Deloitte & Touche announced a record 21% growth in fee income today, overshadowing the double-digit growth revealed by Andersen Worldwide and Ernst & Young over the last week, writes Alex Miller. Deloittes' UK fee income leapt from £563m last year to £684m for the 12 months to 30 September. Senior partner and CEO, John Connolly, said: 'We have performed strongly throughout the firm and have taken advantage of very good market conditions for our services.' Meanwhile, Ernst & Young posted UK fee income growth of 13% from £633m to £713m for the year to 25 June. The average profit generated by partners at the firm increased by 17% on last year to £359,000. Andersen Worldwide tried to put aside the dispute between Arthur Andersen and Andersen Consulting as it also revealed revenues for the year to August grew by 17% over the previous 12 months to a record global figure of $16.3bn (£10.1bn). Consulting recorded revenues of $9bn, up 16% on the previous year while Arthur Andersen posted revenues of $7.3bn, a rise of 19%. The results came as the battle between the two intensified after it was revealed Worldwide had filed a $14.6bn counterclaim against Consulting, which is trying to leave the umbrella organisation. The counter-claim reiterated that if Consulting wants to leave the parent, it must return its brand name, plus the technology it uses to run its business. Previously, the parent had filed an unspecified claim amount, which accountants had expected to be in the region of $10bn. But Consulting officials said they were not obligated to pay anything because the agreements state a break-up fee is only required if the consultants were quitting the firm, which they say they are not doing.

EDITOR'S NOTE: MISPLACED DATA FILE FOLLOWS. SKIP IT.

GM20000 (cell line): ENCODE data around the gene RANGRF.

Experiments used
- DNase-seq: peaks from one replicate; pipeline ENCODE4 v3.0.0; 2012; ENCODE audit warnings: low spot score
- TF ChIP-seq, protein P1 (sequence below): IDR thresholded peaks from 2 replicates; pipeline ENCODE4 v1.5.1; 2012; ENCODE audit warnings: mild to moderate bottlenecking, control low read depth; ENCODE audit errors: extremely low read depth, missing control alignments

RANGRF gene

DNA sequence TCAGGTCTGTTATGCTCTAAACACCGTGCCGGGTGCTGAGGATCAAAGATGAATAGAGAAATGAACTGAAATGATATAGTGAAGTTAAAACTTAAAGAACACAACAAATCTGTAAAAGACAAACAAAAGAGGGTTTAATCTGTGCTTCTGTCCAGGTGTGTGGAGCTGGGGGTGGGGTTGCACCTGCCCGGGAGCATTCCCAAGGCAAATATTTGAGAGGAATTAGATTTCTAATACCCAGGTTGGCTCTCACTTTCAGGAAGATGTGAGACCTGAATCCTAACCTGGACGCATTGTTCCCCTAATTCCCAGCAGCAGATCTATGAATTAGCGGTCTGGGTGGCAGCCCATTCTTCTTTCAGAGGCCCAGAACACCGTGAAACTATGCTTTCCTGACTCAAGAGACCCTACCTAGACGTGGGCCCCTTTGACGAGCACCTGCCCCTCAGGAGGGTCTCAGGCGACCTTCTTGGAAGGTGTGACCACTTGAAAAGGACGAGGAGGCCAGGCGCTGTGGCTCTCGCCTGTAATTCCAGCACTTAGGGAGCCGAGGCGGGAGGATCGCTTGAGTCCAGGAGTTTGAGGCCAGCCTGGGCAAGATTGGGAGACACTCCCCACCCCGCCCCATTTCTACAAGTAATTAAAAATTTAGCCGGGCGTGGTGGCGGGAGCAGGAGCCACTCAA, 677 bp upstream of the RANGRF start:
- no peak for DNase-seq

J1043+2408 was observed for more than 10 years, and its radio light curve exhibited a periodic signal repeating in about 563 days
Success of Unity's test flight means Virgin Galactic is now close to taking its first paying tourist into space
V3 puts the pro-level football GPS tracker through its paces, and asks if it's more than a gimmick
Finding refutes many earlier studies that suggest that galaxies don't have much dark matter at the time of their birth